NDP Leader Tom Mulcair speaks during a news conference on Parliament Hill in Ottawa on Wednesday

NDP Leader Tom Mulcair speaks during a news conference on Parliament Hill in Ottawa on Wednesday

NDP declares opposition to anti-terror bill

Mulcair says NDP opposed to 'dangerous, over-reaching' anti-terrorism bill

  • Feb. 18, 2015 1:00 p.m.

By Jim Bronskill and Joan Bryden, The Canadian Press

OTTAWA – Tom Mulcair cast his New Democratic Party as more courageous and principled than the Liberals as he came out four-square Wednesday against the Harper government’s proposed anti-terrorism bill.

The NDP leader’s announcement underscored the degree to which the controversial bill has become a political football in an election year.

Prime Minister Stephen Harper has played on popular support for cracking down on extremists following the murder of two Canadian soldiers last fall, portraying opponents of the bill as soft on terrorism.

Hoping to inoculate himself from that charge, Justin Trudeau has said Liberal MPs will support the bill even if they fail to win amendments to ensure parliamentary oversight and review of the new powers proposed for security services.

A Liberal government would fix those flaws should it win the election scheduled for October, Trudeau says.

And now NDP strategists are hoping Mulcair’s unequivocal opposition will help lure back progressive voters who’ve drifted away from the NDP since the last election and towards the resurgent Liberals. Wooing back those “red-orange” switch voters is the top priority for the NDP over the next eight months.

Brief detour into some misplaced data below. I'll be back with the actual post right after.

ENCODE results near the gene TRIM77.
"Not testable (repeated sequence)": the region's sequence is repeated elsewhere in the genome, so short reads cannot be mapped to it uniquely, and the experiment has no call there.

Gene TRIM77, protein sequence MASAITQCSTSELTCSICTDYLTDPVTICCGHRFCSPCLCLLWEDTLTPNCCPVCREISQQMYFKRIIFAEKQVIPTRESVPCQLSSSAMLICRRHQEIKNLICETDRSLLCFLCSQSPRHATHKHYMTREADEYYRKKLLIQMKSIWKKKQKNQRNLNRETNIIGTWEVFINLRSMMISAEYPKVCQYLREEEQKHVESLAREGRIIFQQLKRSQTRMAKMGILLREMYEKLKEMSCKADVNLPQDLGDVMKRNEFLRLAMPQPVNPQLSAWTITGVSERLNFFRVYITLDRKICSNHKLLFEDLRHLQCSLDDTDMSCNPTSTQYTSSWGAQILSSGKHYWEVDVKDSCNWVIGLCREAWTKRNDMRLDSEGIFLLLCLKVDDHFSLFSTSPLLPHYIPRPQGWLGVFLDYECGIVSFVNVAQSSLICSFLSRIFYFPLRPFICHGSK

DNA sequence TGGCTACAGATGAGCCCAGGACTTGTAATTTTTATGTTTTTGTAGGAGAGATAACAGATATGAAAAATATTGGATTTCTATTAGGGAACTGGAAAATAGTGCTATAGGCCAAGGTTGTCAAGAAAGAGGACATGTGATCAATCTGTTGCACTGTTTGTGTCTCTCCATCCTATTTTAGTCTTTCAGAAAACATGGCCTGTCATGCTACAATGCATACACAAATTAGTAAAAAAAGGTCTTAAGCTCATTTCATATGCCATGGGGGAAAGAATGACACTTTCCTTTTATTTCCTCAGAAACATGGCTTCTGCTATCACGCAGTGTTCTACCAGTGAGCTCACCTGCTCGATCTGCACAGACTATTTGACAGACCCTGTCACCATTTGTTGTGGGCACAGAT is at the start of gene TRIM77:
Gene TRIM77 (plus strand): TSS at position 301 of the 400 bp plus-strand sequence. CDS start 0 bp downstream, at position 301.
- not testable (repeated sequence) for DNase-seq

Mulcair labelled Trudeau’s stance on the bill “pathetic” and urged the Liberals to reconsider.

“This bill merits real debate,” Mulcair said.

“Mr. Harper and the Conservatives have intimidated the Liberals into supporting this deeply flawed legislation. We in the NDP are going to fight it.”

He likened his party’s stand to former leader Tommy Douglas’ courageous opposition to the War Measures Act, invoked by Trudeau’s father Pierre, the Liberal prime minister during the October 1970 FLQ crisis.

Trudeau countered by chiding Mulcair for making “personal attacks” on an issue that should be debated “in a respectful and non-partisan fashion.”

But he then took his own shot at the NDP.

“The fact is the NDP has not once in its history supported strengthening anti-terror measures in this country,” Trudeau said.

Harper echoed that charge in the House of Commons as he dismissed Mulcair’s contention that the bill would allow security services to treat those involved in legitimate protest and dissent as would-be terrorists.

“As the NDP’s positions on this issue become more and more irrelevant, more and more unconnected to Canadians’ real concerns, their statements on this issue become more and more extreme,” Harper scoffed.

While he acknowledged that terrorism is a real threat, Mulcair said the government has come up with a “sweeping, dangerous, vague and ineffective” response to it.

The bill, tabled late last month, would give the Canadian Security Intelligence Service more power to thwart suspected terrorist plots.

It would also make it easier for the RCMP to obtain a peace bond to restrict a suspect’s movements and extend the amount of time they can be kept in preventative detention.

And it creates a new criminal offence of encouraging someone to carry out a terrorism attack.

“Experts warn that broad measures in this bill could lump legal dissent together with terrorism,” Mulcair said. “And the bill would give significant new powers to CSIS without addressing serious deficiencies in oversight.”

Mulcair advocates a parliamentary committee with the power to review secret documents like the ones that oversee spies in Britain and the United States.

Follow @JimBronskill and @jmbryden on Twitter

Just Posted

A tent housing a mobile vaccination clinic. (Interior Health/Contributed)
Over 5K jabbed at Interior Health mobile COVID-19 vaccine clinics